Arthur Acoca of Penn's The Wharton School, Ren S. Essene of the Consumer Financial Protection Bureau, Min Hwang of George Washington's Department of Finance, Jacob Liebschutz of Harvard's Government Department, Patricia A. McCoy of Connecticut, Jessica Russell of the Consumer Financial Protection Bureau, and Susan M. Wachter, also of Wharton have written The Performance of New Private-Label Mortgage Loan Modifications after 2009. Here's the abstract:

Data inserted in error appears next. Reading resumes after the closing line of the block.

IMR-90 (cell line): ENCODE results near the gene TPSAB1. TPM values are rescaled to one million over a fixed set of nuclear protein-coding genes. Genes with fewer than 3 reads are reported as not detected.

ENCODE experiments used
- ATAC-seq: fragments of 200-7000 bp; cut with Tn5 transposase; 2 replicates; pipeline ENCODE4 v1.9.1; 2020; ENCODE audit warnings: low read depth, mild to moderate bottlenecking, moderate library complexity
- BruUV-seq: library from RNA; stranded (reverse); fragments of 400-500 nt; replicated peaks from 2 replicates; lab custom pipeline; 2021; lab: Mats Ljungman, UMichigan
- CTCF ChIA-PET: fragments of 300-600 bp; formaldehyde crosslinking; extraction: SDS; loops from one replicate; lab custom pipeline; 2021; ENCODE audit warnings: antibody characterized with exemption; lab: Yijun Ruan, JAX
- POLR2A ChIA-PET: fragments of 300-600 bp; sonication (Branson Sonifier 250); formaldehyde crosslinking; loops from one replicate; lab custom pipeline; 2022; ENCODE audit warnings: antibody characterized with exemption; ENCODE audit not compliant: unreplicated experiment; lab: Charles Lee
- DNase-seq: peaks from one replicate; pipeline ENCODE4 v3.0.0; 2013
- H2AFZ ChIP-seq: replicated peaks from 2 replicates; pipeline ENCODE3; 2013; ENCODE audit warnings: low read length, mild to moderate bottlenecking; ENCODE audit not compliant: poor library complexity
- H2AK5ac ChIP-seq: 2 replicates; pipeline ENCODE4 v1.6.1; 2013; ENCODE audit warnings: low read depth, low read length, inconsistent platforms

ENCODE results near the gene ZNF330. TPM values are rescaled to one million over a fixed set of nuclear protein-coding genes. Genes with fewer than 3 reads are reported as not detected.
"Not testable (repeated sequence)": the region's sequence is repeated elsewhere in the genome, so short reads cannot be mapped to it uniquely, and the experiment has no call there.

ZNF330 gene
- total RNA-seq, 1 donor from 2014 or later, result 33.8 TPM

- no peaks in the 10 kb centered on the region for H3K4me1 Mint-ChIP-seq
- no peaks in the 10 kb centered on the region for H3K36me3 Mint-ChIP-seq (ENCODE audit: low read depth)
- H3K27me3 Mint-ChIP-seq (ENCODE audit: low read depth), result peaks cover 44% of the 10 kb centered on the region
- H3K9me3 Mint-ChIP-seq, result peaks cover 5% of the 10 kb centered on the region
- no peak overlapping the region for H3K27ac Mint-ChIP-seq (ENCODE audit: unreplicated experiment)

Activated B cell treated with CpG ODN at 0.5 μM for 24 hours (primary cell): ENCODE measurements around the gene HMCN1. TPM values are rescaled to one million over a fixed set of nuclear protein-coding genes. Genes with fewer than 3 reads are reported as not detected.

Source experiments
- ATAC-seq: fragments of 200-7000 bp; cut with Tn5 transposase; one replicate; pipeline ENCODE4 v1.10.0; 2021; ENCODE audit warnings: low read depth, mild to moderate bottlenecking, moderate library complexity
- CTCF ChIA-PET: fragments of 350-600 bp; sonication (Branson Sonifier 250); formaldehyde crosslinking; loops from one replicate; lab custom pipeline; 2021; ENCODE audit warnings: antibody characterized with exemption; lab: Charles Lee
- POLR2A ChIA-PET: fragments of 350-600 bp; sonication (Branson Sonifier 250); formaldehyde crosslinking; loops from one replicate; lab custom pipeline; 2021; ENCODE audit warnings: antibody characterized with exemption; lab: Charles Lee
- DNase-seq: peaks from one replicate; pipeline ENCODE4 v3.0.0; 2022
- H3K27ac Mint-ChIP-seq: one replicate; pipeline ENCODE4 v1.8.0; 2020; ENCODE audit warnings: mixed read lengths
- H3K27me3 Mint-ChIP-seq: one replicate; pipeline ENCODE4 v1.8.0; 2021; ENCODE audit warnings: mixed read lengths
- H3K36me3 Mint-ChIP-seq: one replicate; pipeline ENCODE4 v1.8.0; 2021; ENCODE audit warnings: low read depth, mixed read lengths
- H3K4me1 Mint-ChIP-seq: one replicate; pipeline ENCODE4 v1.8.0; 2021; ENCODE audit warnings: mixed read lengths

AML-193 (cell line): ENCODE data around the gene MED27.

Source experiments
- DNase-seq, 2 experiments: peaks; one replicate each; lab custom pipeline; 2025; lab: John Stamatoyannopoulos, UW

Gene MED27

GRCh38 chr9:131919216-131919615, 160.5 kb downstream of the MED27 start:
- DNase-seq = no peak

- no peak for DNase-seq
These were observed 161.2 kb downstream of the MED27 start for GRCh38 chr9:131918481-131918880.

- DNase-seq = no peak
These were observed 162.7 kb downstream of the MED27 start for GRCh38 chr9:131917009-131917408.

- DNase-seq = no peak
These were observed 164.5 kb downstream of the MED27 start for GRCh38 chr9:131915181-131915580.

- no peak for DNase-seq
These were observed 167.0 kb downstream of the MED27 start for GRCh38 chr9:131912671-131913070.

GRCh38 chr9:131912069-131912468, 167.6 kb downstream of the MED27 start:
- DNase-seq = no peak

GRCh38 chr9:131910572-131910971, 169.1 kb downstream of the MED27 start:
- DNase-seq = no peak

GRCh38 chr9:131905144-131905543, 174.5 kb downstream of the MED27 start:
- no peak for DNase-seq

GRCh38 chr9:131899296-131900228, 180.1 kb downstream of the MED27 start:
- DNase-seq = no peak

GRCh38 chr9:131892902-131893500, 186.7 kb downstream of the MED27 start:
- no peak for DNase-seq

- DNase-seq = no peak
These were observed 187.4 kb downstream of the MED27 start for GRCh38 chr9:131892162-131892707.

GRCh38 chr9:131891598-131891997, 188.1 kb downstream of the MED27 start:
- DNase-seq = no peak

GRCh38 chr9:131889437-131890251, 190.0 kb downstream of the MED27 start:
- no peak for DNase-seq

This paper presents summary statistics and a preliminary analysis of the success rate of loan modifications made in 2010 and January 2011 to residential mortgages securitized in private-label residential mortgage-backed securities. We find that these more recent private-label loan modifications had a higher overall success rate, compared to similar modifications made in earlier years. Consistent with prior literature, having a fixed-rate mortgage, a prime mortgage, a higher Fair Isaac & Company (FICO) credit score, and/or a lower interest rate at origination were positively correlated with lower redefault rates post-modification. Borrowers with interest-only and teaser-rate loans performed slightly better than other borrowers after receiving loan modifications. Similarly, modifications of purchase loans did worse not only than plain vanilla refinance loans, but also worse than debt consolidation and cash out refinance loans. Modifications of private-label mortgages in the four “sand states” – Arizona, California, Florida, and Nevada – did better than modifications in other parts of the United States, although the difference was small. Surprisingly, modifications of fully documented loans performed worse, while modified no-documentation loans performed best. Finally, we confirm that capitalizations of arrears performed worse than interest rate reductions and principal modifications, with the latter appearing to be the most effective.